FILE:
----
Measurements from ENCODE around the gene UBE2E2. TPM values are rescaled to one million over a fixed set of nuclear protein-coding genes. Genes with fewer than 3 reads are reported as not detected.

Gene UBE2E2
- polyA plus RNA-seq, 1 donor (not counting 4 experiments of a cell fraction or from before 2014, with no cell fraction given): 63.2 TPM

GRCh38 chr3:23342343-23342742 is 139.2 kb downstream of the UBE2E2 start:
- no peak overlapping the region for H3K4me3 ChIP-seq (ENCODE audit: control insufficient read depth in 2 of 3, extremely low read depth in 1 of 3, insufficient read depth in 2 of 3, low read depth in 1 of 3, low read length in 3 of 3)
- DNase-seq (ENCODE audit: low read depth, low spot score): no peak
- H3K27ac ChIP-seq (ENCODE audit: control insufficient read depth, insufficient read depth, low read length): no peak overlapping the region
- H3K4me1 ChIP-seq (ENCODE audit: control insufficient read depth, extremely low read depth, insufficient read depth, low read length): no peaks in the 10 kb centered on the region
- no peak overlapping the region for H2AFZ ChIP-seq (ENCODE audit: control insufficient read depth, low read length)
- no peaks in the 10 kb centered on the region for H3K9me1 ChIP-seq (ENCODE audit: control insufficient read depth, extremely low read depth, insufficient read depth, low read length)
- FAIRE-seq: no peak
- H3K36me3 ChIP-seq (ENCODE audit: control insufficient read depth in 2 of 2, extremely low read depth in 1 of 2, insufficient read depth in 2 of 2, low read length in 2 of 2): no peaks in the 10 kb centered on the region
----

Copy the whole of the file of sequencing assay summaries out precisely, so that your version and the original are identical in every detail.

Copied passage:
Measurements from ENCODE around the gene UBE2E2. TPM values are rescaled to one million over a fixed set of nuclear protein-coding genes. Genes with fewer than 3 reads are reported as not detected.

Gene UBE2E2
- polyA plus RNA-seq, 1 donor (not counting 4 experiments of a cell fraction or from before 2014, with no cell fraction given): 63.2 TPM

GRCh38 chr3:23342343-23342742 is 139.2 kb downstream of the UBE2E2 start:
- no peak overlapping the region for H3K4me3 ChIP-seq (ENCODE audit: control insufficient read depth in 2 of 3, extremely low read depth in 1 of 3, insufficient read depth in 2 of 3, low read depth in 1 of 3, low read length in 3 of 3)
- DNase-seq (ENCODE audit: low read depth, low spot score): no peak
- H3K27ac ChIP-seq (ENCODE audit: control insufficient read depth, insufficient read depth, low read length): no peak overlapping the region
- H3K4me1 ChIP-seq (ENCODE audit: control insufficient read depth, extremely low read depth, insufficient read depth, low read length): no peaks in the 10 kb centered on the region
- no peak overlapping the region for H2AFZ ChIP-seq (ENCODE audit: control insufficient read depth, low read length)
- no peaks in the 10 kb centered on the region for H3K9me1 ChIP-seq (ENCODE audit: control insufficient read depth, extremely low read depth, insufficient read depth, low read length)
- FAIRE-seq: no peak
- H3K36me3 ChIP-seq (ENCODE audit: control insufficient read depth in 2 of 2, extremely low read depth in 1 of 2, insufficient read depth in 2 of 2, low read length in 2 of 2): no peaks in the 10 kb centered on the region